About Invasive Species

Didymo imageDidymo (Didymosphenia geminata, a.k.a. ‘rock snot’) is a freshwater diatom (a type of algae) that was first observed producing nuisance blooms in rivers of northeastern Canada and the U.S. in 2006.   Though originally native to far northern latitudes of Europe, Asia, and North America, it has undergone a recent large range expansion.   Didymo can produce thick, persistent mats of stalk material that alter aquatic insect communities and threaten the recreational and aesthetic value of infested waters.  The algae are likely being spread by hitchhiking on recreational gear and equipment - of particular concern are felt-soled waders and other absorbent clothing which are difficult to dry or disinfect, and may harbor live didymo cells for many weeks.

The Northeast Aquatic Nuisance Species Panel urges the implementation of spread prevention practices to minimize the spread of didymo and other invasive species.

For recommended spread prevention practices click here.

For additional information about didymo, including distribution of didymo in the northeast, click here

Examples of Aquatic Nuisance Species in the Northeast

zebra mussel imageZebra mussels (Dreissena polymorpha) and quagga mussels (Dreissena bugensis) were introduced into North America in freshwater ballast from international shipping. The mussels are natives of the Black, Caspian and Aral Seas of Eastern Europe and Western Asia. Since their 1988 discovery in the Great Lakes, the mussels have spread throughout the Great Lakes and many navigable rivers and are now found in 21 states and two provinces. The easternmost sightings of the mussels are in New York (including the Hudson and St. Lawrence Rivers and Lake Champlain), Vermont, Connecticut, Quebec, and western Massachusetts. The Massachusetts infestation was discovered in 2009. The mussels could spread east by "hitchhiking" on recreational boats trailered from lake to lake or by commercial bait and hatchery stocking activities and in anglers' bait bucket water. Zebra mussels are voracious filter feeders; each adult mussel can filter up to 2 quarts of water per day, removing microscopic plants and animals from the water and impacting the natural aquatic food chain. This could result in fewer fish of all kinds, particularly sportfish such as trout, salmon, and bass. The mussels also clog power plant, industrial, and public drinking water intakes, foul boat hulls, and litter bathing beaches. Economic impacts of the mussels are expected to be in the billions of dollars.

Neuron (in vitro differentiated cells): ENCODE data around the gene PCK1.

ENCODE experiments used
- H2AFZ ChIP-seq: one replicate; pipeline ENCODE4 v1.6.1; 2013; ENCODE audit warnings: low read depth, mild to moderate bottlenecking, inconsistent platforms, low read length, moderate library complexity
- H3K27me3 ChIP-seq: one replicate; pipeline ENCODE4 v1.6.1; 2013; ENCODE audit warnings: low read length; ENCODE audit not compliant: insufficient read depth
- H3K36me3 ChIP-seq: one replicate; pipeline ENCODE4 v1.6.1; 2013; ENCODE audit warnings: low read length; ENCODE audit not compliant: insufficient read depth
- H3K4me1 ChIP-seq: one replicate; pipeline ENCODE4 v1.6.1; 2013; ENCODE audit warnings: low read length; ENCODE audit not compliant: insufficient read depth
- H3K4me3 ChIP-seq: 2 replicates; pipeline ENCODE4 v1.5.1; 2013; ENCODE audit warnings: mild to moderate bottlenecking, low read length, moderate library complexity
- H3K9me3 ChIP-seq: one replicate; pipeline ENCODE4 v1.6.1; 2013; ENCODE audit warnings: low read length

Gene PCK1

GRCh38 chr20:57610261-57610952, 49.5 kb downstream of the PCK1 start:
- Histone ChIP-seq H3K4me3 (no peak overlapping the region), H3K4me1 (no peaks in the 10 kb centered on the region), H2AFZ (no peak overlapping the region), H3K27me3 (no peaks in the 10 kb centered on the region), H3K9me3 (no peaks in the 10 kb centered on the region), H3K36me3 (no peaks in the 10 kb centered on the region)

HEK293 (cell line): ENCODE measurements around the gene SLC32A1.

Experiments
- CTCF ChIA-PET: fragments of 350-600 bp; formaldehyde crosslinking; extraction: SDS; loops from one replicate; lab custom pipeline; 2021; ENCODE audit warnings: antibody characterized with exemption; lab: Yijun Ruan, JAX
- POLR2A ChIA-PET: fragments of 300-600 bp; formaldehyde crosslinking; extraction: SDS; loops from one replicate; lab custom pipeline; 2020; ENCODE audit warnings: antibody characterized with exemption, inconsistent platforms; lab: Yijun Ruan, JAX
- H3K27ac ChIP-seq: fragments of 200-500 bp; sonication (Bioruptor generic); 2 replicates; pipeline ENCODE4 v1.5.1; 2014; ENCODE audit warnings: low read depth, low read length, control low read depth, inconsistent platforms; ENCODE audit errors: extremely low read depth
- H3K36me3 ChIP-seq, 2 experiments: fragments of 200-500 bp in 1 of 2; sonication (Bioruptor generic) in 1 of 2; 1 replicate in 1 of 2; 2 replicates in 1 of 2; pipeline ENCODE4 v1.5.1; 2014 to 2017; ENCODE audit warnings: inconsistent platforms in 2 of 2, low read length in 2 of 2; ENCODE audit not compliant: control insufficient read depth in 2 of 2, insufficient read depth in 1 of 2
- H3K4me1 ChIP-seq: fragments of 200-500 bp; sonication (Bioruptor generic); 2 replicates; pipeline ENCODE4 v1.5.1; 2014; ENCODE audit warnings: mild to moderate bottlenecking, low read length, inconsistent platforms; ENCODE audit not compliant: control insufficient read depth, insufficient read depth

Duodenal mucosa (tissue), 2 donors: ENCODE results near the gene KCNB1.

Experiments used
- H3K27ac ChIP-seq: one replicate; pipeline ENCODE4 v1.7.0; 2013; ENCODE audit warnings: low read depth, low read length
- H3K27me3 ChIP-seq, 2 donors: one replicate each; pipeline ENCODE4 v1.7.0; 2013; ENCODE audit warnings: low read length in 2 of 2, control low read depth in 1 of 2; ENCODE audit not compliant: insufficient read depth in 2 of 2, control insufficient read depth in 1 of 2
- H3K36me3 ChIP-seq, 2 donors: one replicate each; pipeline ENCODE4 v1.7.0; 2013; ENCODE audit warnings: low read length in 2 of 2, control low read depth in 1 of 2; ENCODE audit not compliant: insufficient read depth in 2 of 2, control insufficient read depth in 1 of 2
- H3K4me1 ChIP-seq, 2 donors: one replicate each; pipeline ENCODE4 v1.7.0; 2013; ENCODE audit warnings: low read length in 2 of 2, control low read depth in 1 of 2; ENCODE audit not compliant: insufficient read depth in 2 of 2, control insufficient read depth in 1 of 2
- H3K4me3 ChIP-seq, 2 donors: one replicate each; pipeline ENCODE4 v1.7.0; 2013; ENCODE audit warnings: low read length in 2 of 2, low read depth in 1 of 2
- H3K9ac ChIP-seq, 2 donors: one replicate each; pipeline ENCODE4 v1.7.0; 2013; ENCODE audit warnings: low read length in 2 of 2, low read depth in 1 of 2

Eurasian watermilfoil imageEurasian watermilfoil (Myriophyllum spicatum) is a submersed, rooted plant that is native of Europe, Asia, and northern Africa. Since its introduction in the 1940's, it has spread to 45 states and three Canadian provinces. Eurasian watermilfoil is expanding throughout northeastern New York, particularly the Upper Hudson River region and into the Adirondacks. It has been reported in more than 45 lakes in Vermont, mostly in the western part of the state, including Lake Champlain, and is found in New Hampshire waters of the Connecticut River. Locally abundant infestations are found in Massachusetts, Connecticut and Rhode Island. Eurasian watermilfoil has also been found in Maine, British Columbia, and Quebec. It competes aggressively, displacing native plants and reducing biodiversity. The plant has little value as food for waterfowl, and it reduces the abundance and diversity of invertebrate fish food. Dense beds of Eurasian watermilfoil can restrict swimming, fishing and boating.

Japanese shore crab imageThe Japanese shore crab (Hemigrapsis sanguineus) is a small (2 to 3 inch) crab, native to Japan and the western North Pacific, which was released from ballast water in New Jersey around 1987. The crab has spread from Maine to North Carolina, and has become the dominant crab species in the rocky intertidal zone of the Northeast. The Japanese shore crab is omnivorous (it will eat plants and animals), and has an appetite for young clams, mussels, oysters, algae, fish larvae, and many other species. The crabs may threaten ecosystems and aquaculture in the Northeast.